City to Discuss What to Do After State Supremes Razed the Reason for Tearing Down House

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Behind closed doors this afternoon, the back-to-work Dallas City Council will be briefed by city attorneys on a handful of lawsuits, all of which we're quite familiar with: City of Dallas v. Museum of the American Railroad (which, last we looked, is close to being settled); Marcus Wood, et al. v. Deborah Watkins, City Secretary, City of Dallas, involving efforts to overturn the November referendum allowing for the citywide sale of beer and wine; and Heather Stewart v. City of Dallas, which has to do with a torn-down house and the Texas Supreme Court's ruling that the city owes the owner $75,000.

That last one got some TV attention last night thanks to KXAS-Channel 5's Ken Kalthoff, who visited with eminent-domain attorney Julia Pendery and council member Tennell Atkins -- and Gladys Callado, a next-door neighbor, who says the bulldozers showed up after Stewart had begun giving the house a mandated makeover. Atkins, for one, worries that the majority ruling -- which says, in short, that the city can't wrecking-ball a house till it goes before a judge, not a board of appointees -- will delay razing eyesores and health-and-safety nuisances: "I bet the community will say, 'We have a house sitting there for five years. Now it's going to take 10 years.' What do we do now?'"

Kalthoff, whose account follows, ran into the same problem we did: City attorneys didn't want to talk about the case till it went before council. Perhaps later today they'll say something. But last time city attorneys tried to rewrite ordinances involving blighted structures, it wasn't easy -- only took a couple of years to settle the matter.

View more videos at: http://nbcdfw.com.

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4 comments
Julius Staev
Julius Staev

I am the attorney for Heather Stewart, and just wanted to take a minute make a couple of comments.  In reading the blogs from the prior article I appreciate the various viewpoints.  I think it is important to note two things.  First, the Supreme Court decision does not make new law, but in fact simply confirms what has always been the law for hundreds of years -- and that is that a government related body cannot administratively demolish and take away someone's real property without there being independent review and protection under the Texas Constitution.  Which review should also be by a real court, with a right to a jury and a full evidentiary trial, and ultimately with a right to appeal to the Court of Appeals.  Second, some people are incorrectly stating that now a city has to first file a lawsuit and get a judicial determination "before" being able to demolish someone's home.  This is not true.  The city has always had the option, if it chooses, to first demolish someone's home without seeking a judicial determination (and the Stewart decision reaffirms that), but then face a "possible" suit later if the owner feels the house was not "in fact" a nuisance. The City of Dallas' position that it's board (or now the Municipal Court) can take the place of a District Court and full trial is a power grab and has never been the law!  Julius S. Staev.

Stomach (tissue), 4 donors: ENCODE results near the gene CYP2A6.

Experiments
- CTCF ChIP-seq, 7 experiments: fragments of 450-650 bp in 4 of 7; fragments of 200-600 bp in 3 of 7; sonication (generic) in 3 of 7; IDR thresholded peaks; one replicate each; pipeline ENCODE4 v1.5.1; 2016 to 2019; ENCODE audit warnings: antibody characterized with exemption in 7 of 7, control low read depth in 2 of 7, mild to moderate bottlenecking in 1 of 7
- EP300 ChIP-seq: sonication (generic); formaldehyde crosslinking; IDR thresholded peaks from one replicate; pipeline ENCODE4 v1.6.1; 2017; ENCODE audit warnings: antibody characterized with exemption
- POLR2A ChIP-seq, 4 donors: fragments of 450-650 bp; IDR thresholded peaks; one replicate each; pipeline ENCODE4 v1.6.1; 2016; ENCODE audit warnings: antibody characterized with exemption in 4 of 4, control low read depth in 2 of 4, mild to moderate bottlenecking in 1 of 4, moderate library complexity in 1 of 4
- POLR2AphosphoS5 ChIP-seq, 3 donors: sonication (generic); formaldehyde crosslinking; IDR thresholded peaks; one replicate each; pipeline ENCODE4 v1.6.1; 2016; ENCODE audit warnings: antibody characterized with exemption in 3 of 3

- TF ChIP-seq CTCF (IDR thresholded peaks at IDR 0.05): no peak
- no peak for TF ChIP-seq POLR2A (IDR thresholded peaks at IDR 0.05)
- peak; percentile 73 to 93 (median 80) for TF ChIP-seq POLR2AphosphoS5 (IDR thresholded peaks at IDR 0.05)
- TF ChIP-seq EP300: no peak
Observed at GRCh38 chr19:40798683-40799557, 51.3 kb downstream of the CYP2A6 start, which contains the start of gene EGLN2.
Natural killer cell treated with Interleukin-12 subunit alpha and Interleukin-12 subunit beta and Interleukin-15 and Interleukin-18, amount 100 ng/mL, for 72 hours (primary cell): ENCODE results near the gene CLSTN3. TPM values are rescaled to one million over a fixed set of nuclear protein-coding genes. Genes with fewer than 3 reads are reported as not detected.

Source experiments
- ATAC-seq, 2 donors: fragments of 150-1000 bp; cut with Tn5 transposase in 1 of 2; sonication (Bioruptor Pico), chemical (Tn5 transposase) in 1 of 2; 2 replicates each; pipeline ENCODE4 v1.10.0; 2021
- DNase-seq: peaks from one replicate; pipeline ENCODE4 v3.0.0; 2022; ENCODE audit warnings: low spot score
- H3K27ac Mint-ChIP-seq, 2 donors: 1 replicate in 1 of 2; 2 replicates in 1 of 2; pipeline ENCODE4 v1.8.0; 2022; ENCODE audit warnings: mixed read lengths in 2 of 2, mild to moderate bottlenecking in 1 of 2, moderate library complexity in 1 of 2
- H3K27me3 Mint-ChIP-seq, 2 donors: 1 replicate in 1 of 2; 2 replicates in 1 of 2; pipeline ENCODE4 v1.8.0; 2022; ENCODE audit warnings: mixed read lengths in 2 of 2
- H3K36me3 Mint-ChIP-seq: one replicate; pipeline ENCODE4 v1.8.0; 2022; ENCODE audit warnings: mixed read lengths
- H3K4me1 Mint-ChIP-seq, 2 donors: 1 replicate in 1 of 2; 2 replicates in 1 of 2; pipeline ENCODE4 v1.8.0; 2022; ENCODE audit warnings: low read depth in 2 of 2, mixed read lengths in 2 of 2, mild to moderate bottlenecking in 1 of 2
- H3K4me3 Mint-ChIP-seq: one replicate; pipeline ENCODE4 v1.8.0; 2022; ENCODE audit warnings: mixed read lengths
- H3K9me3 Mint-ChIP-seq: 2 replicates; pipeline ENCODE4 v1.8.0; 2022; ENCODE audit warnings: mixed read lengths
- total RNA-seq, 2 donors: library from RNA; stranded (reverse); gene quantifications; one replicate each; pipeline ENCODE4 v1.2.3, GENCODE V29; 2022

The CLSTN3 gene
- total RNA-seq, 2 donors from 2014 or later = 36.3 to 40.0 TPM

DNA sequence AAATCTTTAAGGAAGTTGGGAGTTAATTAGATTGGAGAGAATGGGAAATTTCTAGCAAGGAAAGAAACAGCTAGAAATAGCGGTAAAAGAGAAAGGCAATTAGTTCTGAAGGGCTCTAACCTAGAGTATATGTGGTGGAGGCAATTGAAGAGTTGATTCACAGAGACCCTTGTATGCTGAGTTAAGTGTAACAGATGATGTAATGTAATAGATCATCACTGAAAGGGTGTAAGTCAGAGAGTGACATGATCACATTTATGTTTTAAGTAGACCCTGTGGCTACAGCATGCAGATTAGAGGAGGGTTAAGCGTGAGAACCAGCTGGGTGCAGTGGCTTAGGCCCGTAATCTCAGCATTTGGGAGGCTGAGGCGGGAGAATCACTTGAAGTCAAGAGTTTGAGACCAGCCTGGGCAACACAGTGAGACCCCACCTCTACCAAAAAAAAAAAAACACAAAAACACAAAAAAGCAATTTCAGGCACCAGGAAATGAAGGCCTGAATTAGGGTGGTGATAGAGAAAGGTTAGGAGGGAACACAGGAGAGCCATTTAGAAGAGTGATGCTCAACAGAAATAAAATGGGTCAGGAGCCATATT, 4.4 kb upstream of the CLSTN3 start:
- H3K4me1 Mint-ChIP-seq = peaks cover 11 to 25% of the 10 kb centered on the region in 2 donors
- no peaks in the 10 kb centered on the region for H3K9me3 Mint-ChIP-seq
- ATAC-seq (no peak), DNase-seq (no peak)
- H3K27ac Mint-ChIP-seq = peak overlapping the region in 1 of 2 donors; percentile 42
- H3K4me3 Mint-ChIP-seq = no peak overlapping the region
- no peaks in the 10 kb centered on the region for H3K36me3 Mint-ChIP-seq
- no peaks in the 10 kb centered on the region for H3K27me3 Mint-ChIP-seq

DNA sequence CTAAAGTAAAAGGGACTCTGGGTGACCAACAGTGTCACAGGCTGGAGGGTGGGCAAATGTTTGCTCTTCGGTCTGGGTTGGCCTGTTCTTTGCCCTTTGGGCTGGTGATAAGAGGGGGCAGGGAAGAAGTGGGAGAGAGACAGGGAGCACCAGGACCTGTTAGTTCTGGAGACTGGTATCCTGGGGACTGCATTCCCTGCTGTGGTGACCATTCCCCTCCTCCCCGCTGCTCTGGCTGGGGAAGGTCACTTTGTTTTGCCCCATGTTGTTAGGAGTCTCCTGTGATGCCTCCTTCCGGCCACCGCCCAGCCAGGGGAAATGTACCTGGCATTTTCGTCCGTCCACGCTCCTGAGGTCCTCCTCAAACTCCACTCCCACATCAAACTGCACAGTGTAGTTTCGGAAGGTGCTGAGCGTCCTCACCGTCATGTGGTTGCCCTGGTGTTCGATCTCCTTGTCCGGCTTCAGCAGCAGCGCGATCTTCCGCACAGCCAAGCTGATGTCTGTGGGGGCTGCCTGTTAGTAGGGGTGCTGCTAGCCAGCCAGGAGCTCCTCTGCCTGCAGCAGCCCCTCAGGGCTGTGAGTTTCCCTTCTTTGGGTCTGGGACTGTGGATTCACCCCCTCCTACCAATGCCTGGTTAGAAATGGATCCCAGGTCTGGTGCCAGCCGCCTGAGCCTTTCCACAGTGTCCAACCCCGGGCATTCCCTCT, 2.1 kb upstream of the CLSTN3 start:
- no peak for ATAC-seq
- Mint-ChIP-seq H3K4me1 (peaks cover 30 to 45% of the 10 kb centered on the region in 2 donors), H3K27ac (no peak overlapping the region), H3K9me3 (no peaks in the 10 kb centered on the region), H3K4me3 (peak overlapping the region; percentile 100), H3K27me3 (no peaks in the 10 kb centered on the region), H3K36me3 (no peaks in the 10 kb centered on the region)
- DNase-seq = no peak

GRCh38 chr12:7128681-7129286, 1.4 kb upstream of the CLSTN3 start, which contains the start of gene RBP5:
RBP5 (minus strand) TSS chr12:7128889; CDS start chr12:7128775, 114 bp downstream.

Robert Wilonsky
Robert Wilonsky

Thanks for chiming in. And I've corrected the item concerning Julia Pendery's affiliation with the case. 

replay
replay

It's called "due process (under the law)" and it prevents thugs from reducing the Republic to anarchy.

johan
johan

I live really close to 6017 Hudson, which is located in East Dallas not far from Live Oak. The house had been abandoned for years, but even in it's deteriorating state was completely worth saving. It was a brick Tudor much like what is found on the M Streets. I'm glad the owner got a bit of money --- especially if she was indeed making improvements on the property. But it sounds like she just could have been a bit quicker about making those improvements thereby keeping city code enforcement off her back .

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